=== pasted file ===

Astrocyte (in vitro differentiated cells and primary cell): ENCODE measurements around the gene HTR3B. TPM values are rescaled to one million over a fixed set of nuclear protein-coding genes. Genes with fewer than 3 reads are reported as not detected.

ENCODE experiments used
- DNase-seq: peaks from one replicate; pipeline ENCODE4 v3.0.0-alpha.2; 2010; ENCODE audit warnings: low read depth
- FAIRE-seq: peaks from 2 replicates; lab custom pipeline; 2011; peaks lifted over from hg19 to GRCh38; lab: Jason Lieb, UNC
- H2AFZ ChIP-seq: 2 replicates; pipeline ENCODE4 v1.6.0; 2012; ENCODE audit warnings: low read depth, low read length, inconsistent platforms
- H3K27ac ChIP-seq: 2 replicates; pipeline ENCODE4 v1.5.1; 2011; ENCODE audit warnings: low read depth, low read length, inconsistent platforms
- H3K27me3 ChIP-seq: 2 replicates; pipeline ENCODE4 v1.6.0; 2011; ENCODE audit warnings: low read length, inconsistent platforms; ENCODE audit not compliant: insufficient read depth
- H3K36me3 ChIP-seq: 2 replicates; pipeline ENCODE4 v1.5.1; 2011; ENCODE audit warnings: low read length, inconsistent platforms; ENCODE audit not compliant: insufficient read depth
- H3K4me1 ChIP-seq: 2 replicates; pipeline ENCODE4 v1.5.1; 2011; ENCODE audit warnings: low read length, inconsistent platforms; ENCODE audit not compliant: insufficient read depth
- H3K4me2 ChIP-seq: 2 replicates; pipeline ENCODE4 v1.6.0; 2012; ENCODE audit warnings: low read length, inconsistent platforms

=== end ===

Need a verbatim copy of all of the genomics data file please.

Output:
Astrocyte (in vitro differentiated cells and primary cell): ENCODE measurements around the gene HTR3B. TPM values are rescaled to one million over a fixed set of nuclear protein-coding genes. Genes with fewer than 3 reads are reported as not detected.

ENCODE experiments used
- DNase-seq: peaks from one replicate; pipeline ENCODE4 v3.0.0-alpha.2; 2010; ENCODE audit warnings: low read depth
- FAIRE-seq: peaks from 2 replicates; lab custom pipeline; 2011; peaks lifted over from hg19 to GRCh38; lab: Jason Lieb, UNC
- H2AFZ ChIP-seq: 2 replicates; pipeline ENCODE4 v1.6.0; 2012; ENCODE audit warnings: low read depth, low read length, inconsistent platforms
- H3K27ac ChIP-seq: 2 replicates; pipeline ENCODE4 v1.5.1; 2011; ENCODE audit warnings: low read depth, low read length, inconsistent platforms
- H3K27me3 ChIP-seq: 2 replicates; pipeline ENCODE4 v1.6.0; 2011; ENCODE audit warnings: low read length, inconsistent platforms; ENCODE audit not compliant: insufficient read depth
- H3K36me3 ChIP-seq: 2 replicates; pipeline ENCODE4 v1.5.1; 2011; ENCODE audit warnings: low read length, inconsistent platforms; ENCODE audit not compliant: insufficient read depth
- H3K4me1 ChIP-seq: 2 replicates; pipeline ENCODE4 v1.5.1; 2011; ENCODE audit warnings: low read length, inconsistent platforms; ENCODE audit not compliant: insufficient read depth
- H3K4me2 ChIP-seq: 2 replicates; pipeline ENCODE4 v1.6.0; 2012; ENCODE audit warnings: low read length, inconsistent platforms